To say the story of Paul, told and witnessed by him alone, is more plausible than the Scientology proposition (that we’re all inhabited by alien souls), offends reason. Every cult takes its power from people’s desire to embrace metaphysics. It tickles the brain to talk about the possibilities but, like any game with no rules, it quickly gets boring. Criticizing Scientology as weird gives other religions a lot more credibility, which is peculiar, given the un-weird religious claim that God wants us to cut off part of every boy’s penis. As a matter of fact, in my totalitarian society, anyone who mocks Scientology as a “weird religion” will have to attend an Orthodox Bris.
Alexander converted to Christianity as a means of consolidating worldwide rule. For the following 18 or so hundred years, no political could long survive without a statement of faith, but somehow Operation Snow White is nefarious. The primary difference between Scientology and Christianity, is so far the former has been less politically effective, mostly because as Johnny-come-lately’s they have literacy with which to contend.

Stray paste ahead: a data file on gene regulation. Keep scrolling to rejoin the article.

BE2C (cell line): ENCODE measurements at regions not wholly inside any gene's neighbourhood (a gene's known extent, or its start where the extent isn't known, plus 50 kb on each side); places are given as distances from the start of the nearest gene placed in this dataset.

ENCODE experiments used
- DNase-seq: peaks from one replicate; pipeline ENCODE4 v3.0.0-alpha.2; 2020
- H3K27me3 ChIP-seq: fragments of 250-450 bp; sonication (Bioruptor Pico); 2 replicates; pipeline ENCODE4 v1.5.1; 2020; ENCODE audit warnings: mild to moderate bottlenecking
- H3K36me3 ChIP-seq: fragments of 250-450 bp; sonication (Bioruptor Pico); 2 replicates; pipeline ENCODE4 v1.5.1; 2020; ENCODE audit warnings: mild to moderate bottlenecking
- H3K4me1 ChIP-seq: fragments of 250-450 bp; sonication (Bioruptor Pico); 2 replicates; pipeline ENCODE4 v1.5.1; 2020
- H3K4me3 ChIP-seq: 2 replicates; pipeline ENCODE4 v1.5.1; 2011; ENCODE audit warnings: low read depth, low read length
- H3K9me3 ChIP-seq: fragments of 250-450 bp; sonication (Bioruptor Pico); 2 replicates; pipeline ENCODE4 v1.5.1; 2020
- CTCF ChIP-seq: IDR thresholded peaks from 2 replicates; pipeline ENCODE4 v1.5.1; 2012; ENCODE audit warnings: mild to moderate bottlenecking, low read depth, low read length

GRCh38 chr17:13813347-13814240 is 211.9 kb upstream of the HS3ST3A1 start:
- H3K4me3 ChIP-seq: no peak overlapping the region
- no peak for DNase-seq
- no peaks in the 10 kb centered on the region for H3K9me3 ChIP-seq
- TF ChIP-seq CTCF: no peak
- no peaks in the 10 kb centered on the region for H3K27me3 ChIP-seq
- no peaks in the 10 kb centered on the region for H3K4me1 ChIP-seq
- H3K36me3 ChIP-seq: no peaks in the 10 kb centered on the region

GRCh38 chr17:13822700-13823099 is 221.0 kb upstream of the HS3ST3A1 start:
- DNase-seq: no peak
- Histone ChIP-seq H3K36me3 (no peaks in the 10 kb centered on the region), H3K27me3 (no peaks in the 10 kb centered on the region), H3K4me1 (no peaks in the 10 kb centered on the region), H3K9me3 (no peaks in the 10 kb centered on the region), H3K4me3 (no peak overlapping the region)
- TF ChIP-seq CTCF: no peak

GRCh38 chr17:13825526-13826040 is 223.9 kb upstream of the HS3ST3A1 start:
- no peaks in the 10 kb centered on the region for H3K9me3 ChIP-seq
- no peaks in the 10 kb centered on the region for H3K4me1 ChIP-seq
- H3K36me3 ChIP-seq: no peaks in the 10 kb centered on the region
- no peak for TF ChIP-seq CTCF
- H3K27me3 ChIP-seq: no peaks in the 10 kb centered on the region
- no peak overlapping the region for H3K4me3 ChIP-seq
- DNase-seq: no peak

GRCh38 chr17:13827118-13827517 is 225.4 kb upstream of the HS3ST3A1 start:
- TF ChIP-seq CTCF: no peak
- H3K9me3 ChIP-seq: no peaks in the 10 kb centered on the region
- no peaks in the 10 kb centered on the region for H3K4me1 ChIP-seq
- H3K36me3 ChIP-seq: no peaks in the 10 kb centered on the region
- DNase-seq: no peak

Setting aside the bile, just as with maligned Kim, we have to ask what Scientology claims to do, and how well does it meet those claims. And, just as with Kim, we need to judge it on its own terms. As a religion, it doesn’t seem any better or worse than any other. Some of its practitioners torture and brainwash people, sure. But, from the outside, torture and brainwashing, intimidation, ostracism, blackmail, and shady financial dealings are part and parcel with religion. Leaders and elders with varying degrees of evident sincerity also seem to be the norm. As religion goes, Scientology isn’t better or worse, and certainly no more kooky that the rest.
Whom to troll
It takes no courage to be outraged at Kim, no cultural fortitude to be openly hostile to Scientology. At the bottom, what most of us need is to unpack the assertion that we deserve entertainment, and that there is an equitable way to talk about popular art. We are not owed entertainment. Unless we’re willing to lock ourselves in a room with Proust, there is going to be a cost for access to things we like. That cost is a world where there are things we don’t like. What’s important is that we find a clear way to think about our culture. If we believe it is as simple as chocolate versus vanilla, if we believe that everyone’s opinion has equal weight and everyone’s feelings matter, we have no basis for forming criticism.
But we want to be critical, we want to say this is good for this reason and this is bad for that reason. We can’t do this if in our regular life we’re constantly assuring people, “It’s all good.”